Our country is a developing country. The tobacco industry’s tax revenue accounts for about one-ninth of our country’s tax revenue. Without this one-ninth revenue, there would be shortage of basic industries and infrastructural development, and local businesses would suffer.  This means that the gross national product of our country, the development of our country, and the improvement of our people’s living standard would all be seriously affected. This is by no means alarmist. There are 1.3 million tobacco farmers, 500,000 tobacco workers in the tobacco industry, and 5 million merchants who sell cigarettes. People as statistics in society are also people in reality. Only when we look at people from the position of social reality, can we determine the pros and cons, and assess the best direction of travel. What is good for society, in fact, is good for the people. Our country aims not only at developing economic strength, but also enhancing national power. The material reality which is the basis of society can only be strengthened through economic development.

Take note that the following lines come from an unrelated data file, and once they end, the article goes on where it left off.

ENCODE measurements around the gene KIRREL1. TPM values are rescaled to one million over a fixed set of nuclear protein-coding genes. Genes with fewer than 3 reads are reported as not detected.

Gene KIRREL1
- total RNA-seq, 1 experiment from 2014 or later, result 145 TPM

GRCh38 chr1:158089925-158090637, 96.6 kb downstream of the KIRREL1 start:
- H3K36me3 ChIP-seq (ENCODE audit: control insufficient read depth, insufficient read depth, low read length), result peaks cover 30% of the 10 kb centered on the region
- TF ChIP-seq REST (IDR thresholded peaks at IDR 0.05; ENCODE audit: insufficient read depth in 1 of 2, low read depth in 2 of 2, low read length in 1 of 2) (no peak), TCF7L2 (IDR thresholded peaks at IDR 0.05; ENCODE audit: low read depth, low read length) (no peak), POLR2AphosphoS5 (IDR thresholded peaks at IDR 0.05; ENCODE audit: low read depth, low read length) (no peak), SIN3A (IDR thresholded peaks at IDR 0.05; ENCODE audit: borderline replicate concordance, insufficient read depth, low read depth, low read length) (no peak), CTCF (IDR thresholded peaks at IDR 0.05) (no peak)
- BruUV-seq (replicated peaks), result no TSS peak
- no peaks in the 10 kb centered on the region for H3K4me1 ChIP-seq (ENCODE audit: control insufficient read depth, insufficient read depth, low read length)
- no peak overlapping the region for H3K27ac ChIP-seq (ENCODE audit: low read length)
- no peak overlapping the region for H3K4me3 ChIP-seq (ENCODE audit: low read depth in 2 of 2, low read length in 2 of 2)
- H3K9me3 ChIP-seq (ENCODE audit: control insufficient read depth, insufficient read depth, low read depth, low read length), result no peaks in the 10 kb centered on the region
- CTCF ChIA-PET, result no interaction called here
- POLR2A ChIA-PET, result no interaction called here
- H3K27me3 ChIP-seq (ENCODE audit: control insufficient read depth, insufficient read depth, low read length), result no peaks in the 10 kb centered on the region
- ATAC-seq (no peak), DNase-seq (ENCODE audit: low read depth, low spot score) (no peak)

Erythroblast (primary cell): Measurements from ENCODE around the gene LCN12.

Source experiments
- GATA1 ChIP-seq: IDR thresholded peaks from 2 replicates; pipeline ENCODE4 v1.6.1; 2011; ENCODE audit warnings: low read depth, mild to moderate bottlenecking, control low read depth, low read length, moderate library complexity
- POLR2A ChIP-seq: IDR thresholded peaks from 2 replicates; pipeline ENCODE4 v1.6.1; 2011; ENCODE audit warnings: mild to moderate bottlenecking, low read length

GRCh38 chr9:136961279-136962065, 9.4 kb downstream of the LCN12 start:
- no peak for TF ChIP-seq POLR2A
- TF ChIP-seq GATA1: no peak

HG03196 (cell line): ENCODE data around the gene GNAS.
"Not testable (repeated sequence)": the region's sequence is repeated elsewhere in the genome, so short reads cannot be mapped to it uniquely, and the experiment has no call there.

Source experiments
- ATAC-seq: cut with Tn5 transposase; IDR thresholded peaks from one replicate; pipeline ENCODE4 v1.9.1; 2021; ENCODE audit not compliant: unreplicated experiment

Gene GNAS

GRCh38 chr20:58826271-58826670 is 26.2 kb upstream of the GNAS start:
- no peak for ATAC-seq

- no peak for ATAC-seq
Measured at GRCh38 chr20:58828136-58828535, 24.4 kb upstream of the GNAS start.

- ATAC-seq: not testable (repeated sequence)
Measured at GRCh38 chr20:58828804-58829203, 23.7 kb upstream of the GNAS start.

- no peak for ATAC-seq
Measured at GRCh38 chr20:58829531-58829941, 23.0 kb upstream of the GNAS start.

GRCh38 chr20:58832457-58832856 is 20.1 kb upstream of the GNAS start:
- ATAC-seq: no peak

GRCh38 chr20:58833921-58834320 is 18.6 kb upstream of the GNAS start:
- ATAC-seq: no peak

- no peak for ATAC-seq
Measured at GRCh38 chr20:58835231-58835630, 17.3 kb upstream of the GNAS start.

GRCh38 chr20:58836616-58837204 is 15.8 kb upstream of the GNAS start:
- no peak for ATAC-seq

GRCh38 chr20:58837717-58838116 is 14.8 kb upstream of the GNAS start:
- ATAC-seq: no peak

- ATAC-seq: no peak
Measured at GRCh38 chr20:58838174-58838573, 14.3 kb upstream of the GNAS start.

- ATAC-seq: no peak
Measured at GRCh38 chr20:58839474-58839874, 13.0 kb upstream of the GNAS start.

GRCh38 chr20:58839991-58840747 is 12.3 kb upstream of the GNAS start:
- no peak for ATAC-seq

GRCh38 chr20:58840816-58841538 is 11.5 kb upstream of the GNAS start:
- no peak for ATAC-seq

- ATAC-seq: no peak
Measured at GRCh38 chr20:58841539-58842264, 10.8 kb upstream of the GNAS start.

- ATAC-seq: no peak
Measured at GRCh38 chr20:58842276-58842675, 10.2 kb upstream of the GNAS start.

First, smoking is harmful to our health. However, any disease has a multi-cause. It is unscientific and unfair to blame the loss caused by the disease on the tobacco industry. Smoking may cause cancer, but smoking is not the only cause of cancer.

Second, the economic benefits created by the tobacco industry are by no means limited to taxes and profits turned over to the State. For example, during the period of the 7th Five-Year Plan, more than 2 billion yuan of the peasants’ income in our country came from the cultivation of tobacco. In many places, poverty has been lifted by relying on the production of tobacco leaves.